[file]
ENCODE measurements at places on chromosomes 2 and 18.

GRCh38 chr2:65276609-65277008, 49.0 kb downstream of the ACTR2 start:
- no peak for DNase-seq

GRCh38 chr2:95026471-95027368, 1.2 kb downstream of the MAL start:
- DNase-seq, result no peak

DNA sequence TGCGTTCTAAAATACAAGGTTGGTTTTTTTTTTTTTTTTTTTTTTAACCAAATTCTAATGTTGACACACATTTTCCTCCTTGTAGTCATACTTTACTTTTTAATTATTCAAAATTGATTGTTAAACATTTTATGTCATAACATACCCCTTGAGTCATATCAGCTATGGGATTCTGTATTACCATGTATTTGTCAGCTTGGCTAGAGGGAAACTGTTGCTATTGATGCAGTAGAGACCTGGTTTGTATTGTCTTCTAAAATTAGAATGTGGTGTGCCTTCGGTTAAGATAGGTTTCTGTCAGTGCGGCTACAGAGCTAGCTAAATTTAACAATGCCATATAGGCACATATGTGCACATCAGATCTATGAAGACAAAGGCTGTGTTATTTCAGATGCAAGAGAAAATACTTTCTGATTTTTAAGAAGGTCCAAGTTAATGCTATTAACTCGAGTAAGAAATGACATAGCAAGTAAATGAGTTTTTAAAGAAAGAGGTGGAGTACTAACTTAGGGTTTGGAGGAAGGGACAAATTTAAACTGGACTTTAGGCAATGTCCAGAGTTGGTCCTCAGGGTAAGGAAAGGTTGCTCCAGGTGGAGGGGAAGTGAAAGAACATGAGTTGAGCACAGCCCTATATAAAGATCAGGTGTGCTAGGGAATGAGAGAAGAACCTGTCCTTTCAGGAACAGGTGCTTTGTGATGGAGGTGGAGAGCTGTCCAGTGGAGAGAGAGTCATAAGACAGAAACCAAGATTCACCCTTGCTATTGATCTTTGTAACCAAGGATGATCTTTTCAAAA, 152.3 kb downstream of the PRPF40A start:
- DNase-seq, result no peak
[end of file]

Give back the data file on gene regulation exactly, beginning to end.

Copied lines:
ENCODE measurements at places on chromosomes 2 and 18.

GRCh38 chr2:65276609-65277008, 49.0 kb downstream of the ACTR2 start:
- no peak for DNase-seq

GRCh38 chr2:95026471-95027368, 1.2 kb downstream of the MAL start:
- DNase-seq, result no peak

DNA sequence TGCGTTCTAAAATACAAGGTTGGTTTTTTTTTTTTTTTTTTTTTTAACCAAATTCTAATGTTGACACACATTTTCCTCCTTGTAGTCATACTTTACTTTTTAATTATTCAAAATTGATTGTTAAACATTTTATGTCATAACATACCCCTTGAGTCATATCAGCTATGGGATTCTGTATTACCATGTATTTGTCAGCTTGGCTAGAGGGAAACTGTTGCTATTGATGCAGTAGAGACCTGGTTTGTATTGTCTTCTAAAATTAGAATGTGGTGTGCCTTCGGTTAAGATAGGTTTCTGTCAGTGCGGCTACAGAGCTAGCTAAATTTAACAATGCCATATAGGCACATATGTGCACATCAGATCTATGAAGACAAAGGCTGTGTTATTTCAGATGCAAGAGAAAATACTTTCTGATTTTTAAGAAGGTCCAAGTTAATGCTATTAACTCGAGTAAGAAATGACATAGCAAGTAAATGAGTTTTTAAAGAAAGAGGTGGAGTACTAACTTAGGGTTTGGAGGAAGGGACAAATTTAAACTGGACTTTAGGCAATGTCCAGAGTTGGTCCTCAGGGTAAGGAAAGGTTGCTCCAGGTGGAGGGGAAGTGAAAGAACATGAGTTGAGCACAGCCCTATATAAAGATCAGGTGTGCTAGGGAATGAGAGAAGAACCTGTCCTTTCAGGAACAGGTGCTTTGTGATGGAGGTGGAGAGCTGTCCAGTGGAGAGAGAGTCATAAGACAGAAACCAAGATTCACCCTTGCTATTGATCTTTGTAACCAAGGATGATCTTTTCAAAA, 152.3 kb downstream of the PRPF40A start:
- DNase-seq, result no peak